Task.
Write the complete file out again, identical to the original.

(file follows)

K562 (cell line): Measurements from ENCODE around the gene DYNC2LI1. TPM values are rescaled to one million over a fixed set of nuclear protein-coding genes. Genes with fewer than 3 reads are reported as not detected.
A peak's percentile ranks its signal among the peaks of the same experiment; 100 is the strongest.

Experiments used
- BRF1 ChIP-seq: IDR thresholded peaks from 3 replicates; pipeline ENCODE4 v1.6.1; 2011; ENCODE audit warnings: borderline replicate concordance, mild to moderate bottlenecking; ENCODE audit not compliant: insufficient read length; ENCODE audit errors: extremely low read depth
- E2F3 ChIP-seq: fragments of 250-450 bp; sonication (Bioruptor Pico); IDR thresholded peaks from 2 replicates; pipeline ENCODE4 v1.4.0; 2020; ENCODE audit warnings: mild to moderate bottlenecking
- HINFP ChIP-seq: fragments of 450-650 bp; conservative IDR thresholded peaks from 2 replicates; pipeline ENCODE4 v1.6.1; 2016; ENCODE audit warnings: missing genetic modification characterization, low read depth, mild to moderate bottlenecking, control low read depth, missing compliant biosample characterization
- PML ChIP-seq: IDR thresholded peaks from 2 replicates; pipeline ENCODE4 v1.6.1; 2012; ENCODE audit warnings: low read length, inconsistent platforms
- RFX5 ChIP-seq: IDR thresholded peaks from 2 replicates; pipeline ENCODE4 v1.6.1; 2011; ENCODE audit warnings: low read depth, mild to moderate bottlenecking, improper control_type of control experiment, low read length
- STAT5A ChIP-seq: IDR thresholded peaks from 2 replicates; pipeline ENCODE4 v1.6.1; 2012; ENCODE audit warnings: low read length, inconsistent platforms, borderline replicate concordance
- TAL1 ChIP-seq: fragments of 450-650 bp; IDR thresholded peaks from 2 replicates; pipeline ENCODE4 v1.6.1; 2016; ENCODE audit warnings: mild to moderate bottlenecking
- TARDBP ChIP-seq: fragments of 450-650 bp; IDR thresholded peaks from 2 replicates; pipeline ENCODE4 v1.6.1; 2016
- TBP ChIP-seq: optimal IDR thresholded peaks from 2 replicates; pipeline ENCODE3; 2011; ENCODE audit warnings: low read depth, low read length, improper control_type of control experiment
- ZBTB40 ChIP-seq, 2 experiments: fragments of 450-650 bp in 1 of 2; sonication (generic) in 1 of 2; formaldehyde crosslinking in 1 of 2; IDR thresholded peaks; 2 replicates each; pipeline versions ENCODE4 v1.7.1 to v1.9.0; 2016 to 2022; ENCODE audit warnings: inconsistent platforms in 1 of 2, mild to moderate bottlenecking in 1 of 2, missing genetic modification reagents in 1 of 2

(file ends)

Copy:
K562 (cell line): Measurements from ENCODE around the gene DYNC2LI1. TPM values are rescaled to one million over a fixed set of nuclear protein-coding genes. Genes with fewer than 3 reads are reported as not detected.
A peak's percentile ranks its signal among the peaks of the same experiment; 100 is the strongest.

Experiments used
- BRF1 ChIP-seq: IDR thresholded peaks from 3 replicates; pipeline ENCODE4 v1.6.1; 2011; ENCODE audit warnings: borderline replicate concordance, mild to moderate bottlenecking; ENCODE audit not compliant: insufficient read length; ENCODE audit errors: extremely low read depth
- E2F3 ChIP-seq: fragments of 250-450 bp; sonication (Bioruptor Pico); IDR thresholded peaks from 2 replicates; pipeline ENCODE4 v1.4.0; 2020; ENCODE audit warnings: mild to moderate bottlenecking
- HINFP ChIP-seq: fragments of 450-650 bp; conservative IDR thresholded peaks from 2 replicates; pipeline ENCODE4 v1.6.1; 2016; ENCODE audit warnings: missing genetic modification characterization, low read depth, mild to moderate bottlenecking, control low read depth, missing compliant biosample characterization
- PML ChIP-seq: IDR thresholded peaks from 2 replicates; pipeline ENCODE4 v1.6.1; 2012; ENCODE audit warnings: low read length, inconsistent platforms
- RFX5 ChIP-seq: IDR thresholded peaks from 2 replicates; pipeline ENCODE4 v1.6.1; 2011; ENCODE audit warnings: low read depth, mild to moderate bottlenecking, improper control_type of control experiment, low read length
- STAT5A ChIP-seq: IDR thresholded peaks from 2 replicates; pipeline ENCODE4 v1.6.1; 2012; ENCODE audit warnings: low read length, inconsistent platforms, borderline replicate concordance
- TAL1 ChIP-seq: fragments of 450-650 bp; IDR thresholded peaks from 2 replicates; pipeline ENCODE4 v1.6.1; 2016; ENCODE audit warnings: mild to moderate bottlenecking
- TARDBP ChIP-seq: fragments of 450-650 bp; IDR thresholded peaks from 2 replicates; pipeline ENCODE4 v1.6.1; 2016
- TBP ChIP-seq: optimal IDR thresholded peaks from 2 replicates; pipeline ENCODE3; 2011; ENCODE audit warnings: low read depth, low read length, improper control_type of control experiment
- ZBTB40 ChIP-seq, 2 experiments: fragments of 450-650 bp in 1 of 2; sonication (generic) in 1 of 2; formaldehyde crosslinking in 1 of 2; IDR thresholded peaks; 2 replicates each; pipeline versions ENCODE4 v1.7.1 to v1.9.0; 2016 to 2022; ENCODE audit warnings: inconsistent platforms in 1 of 2, mild to moderate bottlenecking in 1 of 2, missing genetic modification reagents in 1 of 2